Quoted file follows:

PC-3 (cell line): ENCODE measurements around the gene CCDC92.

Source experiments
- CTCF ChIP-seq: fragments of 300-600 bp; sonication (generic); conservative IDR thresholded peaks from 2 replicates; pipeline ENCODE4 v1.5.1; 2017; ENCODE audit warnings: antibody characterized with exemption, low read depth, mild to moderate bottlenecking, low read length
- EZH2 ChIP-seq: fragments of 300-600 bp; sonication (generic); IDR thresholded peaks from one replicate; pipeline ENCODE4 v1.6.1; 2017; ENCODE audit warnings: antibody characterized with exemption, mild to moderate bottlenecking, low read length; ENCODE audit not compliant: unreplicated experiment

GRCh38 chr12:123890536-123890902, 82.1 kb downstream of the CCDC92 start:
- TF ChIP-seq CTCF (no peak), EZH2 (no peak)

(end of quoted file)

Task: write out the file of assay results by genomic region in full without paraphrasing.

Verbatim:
PC-3 (cell line): ENCODE measurements around the gene CCDC92.

Source experiments
- CTCF ChIP-seq: fragments of 300-600 bp; sonication (generic); conservative IDR thresholded peaks from 2 replicates; pipeline ENCODE4 v1.5.1; 2017; ENCODE audit warnings: antibody characterized with exemption, low read depth, mild to moderate bottlenecking, low read length
- EZH2 ChIP-seq: fragments of 300-600 bp; sonication (generic); IDR thresholded peaks from one replicate; pipeline ENCODE4 v1.6.1; 2017; ENCODE audit warnings: antibody characterized with exemption, mild to moderate bottlenecking, low read length; ENCODE audit not compliant: unreplicated experiment

GRCh38 chr12:123890536-123890902, 82.1 kb downstream of the CCDC92 start:
- TF ChIP-seq CTCF (no peak), EZH2 (no peak)